Nostalgia, The Good Disease

I can’t tell you how many times I’ve typed “Fade In:” followed by INT. CAFE – NIGHT and hoped that some alchemical magic would arise from the mix of caffeine and community college film classes, and hubris –  and presto! – I’m Tarantino. Or Scorsese. Or Coppola. Or someone else with an Italian name. Like Fellini.  Oh, Fellini. We’ll get to you, Fellini.

Right now, however, I’m surrounded by screenwriters at the Intelligensia coffee house in the Sunset Junction in Los Angeles’ Silver Lake neighborhood. I came here breath. And vacation with Karen Hell. But also to breath –  to take a deep breath and hopefully catch some the stardust amongst the particulate matter in the LA air.

But, after a coughing fit, I remember that the screenplay I’ve written is intentionally uncommercial. It’s not a Hollywood picture. It’s an art flick, so stardust, like so much sugar, would just be too damn sweet. Or – or more likely – bitter.

I have a think on this, on stardust, and the notion that Woody Allen’s Stardust Memories and Fellini’s 8 ½ are essentially the same film comes to mind again.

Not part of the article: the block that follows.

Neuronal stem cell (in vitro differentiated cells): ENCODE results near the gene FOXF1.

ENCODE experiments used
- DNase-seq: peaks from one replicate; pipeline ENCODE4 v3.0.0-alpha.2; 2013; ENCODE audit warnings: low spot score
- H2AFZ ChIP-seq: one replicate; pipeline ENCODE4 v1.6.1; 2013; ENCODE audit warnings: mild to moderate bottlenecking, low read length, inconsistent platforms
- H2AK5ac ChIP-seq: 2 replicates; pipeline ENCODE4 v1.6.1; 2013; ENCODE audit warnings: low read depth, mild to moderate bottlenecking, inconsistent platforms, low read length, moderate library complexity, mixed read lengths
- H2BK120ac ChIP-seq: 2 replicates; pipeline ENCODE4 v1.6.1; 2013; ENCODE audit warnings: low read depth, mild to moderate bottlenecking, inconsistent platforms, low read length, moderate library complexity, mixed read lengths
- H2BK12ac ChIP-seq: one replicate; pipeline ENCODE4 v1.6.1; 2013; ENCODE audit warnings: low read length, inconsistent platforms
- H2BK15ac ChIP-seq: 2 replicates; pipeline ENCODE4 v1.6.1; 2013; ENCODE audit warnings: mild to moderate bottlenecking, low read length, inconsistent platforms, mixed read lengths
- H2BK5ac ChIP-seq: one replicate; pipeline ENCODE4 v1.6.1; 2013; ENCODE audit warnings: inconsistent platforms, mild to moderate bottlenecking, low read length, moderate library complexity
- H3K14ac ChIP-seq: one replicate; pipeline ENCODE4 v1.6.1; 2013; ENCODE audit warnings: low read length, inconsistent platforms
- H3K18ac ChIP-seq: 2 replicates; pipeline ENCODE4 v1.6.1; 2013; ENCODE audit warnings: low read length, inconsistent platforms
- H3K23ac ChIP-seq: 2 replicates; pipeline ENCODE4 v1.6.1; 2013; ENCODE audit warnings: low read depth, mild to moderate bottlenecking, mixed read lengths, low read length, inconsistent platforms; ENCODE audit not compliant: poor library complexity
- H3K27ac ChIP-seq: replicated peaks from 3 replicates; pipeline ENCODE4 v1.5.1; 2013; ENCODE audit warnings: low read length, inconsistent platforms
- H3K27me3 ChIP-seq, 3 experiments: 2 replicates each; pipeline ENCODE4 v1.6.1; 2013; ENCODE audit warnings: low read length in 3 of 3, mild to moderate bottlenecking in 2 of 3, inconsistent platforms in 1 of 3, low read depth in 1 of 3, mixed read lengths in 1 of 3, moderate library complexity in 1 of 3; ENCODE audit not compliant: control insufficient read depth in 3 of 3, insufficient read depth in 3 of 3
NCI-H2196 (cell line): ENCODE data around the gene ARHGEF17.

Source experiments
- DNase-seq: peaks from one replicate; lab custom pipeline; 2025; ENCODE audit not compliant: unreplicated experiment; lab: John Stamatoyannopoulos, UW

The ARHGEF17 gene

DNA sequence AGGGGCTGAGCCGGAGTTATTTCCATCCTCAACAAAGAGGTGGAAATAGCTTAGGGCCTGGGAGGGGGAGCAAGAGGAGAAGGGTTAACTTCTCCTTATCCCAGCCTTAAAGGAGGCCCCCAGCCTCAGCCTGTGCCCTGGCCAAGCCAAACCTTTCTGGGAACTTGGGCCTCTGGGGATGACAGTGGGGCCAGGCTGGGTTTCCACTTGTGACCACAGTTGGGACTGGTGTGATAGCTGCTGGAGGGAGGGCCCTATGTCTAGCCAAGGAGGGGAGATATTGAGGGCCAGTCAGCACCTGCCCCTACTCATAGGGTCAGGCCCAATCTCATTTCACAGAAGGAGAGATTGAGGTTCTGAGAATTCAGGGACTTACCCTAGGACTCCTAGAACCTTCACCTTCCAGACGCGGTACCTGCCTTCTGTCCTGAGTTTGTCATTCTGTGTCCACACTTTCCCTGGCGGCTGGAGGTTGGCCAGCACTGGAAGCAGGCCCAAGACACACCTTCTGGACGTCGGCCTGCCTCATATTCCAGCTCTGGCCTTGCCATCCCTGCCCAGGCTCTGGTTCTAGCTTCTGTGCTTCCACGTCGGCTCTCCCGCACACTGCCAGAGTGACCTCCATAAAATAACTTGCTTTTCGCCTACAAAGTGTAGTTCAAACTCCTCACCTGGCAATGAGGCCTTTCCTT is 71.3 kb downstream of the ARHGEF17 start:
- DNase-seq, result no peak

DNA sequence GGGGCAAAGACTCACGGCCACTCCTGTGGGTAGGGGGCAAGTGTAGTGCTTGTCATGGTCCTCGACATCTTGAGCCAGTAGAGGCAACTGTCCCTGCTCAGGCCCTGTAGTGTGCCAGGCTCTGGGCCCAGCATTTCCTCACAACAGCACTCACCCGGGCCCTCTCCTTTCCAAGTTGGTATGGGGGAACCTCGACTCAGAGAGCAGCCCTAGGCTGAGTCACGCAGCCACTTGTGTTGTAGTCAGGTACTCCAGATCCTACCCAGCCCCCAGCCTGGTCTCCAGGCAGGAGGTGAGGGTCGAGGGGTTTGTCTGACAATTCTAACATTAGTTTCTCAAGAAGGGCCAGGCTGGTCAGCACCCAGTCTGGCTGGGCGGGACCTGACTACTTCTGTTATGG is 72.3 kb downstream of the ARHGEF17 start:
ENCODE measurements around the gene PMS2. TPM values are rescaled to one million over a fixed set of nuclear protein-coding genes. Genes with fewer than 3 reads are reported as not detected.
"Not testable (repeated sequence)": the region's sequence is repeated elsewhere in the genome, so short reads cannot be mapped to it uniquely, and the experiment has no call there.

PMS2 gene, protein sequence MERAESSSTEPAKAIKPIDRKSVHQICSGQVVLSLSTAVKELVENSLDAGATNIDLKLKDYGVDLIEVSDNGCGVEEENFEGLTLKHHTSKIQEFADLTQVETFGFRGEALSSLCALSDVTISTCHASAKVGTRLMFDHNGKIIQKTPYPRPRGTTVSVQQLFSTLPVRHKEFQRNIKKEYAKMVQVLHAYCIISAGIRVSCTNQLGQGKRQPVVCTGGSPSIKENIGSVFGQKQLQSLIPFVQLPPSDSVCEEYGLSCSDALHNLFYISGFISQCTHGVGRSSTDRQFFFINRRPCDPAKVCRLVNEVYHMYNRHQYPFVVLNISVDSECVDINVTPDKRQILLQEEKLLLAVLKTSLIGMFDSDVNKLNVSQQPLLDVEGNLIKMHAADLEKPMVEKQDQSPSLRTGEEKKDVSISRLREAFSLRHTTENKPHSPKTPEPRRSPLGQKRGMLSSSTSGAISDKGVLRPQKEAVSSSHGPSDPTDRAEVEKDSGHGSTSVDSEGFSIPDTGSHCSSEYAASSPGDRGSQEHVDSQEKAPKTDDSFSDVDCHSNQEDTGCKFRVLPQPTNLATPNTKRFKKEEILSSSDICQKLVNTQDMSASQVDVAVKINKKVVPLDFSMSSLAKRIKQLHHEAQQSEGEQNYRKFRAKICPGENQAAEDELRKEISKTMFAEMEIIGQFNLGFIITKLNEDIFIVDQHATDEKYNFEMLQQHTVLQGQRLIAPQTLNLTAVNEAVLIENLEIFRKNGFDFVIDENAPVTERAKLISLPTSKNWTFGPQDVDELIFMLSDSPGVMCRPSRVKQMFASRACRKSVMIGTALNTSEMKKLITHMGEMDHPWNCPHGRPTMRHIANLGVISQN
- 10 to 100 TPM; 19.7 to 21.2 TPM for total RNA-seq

A director ruminates on life, women, and cinema. And in chunky-framed glasses. And in black in white. And, and, and… We’ll go into the similarities more deeply in another episode of my adult night school of the mind.

What’s germane here is that both films are loaded with nostalgia. In fact, many of Fellini’s films — but seldom more vividly and ripe for parody than in 8 ½. It’s no wonder that Saturday Night Live satirist Tom Schiller chose it as his point of departure for a Fellini-sque sketch starring Gilda Radner.

Like all parody, it concentrates the ticks of its inspiration. He called it La Dolce Gilda but don’t let the title fool you into thinking it riffs on Fellini’s La Dolce Vita. It may start that way with all the paparazzo bullshit but all the heart, warmth and snickering at sentimentality while being entirely sentimental is pure 8 ½. Dan Aykroyd even makes a convincing stand-in for Marcello Mastroianni.

With lines like “Leave me my dreams. Dreams are like paper, they tear so easily” and a slow pan to a pantomime waiter who has a balloon by the string, which he let’s sail into the seaside breeze, I can’t help but feel nostalgia.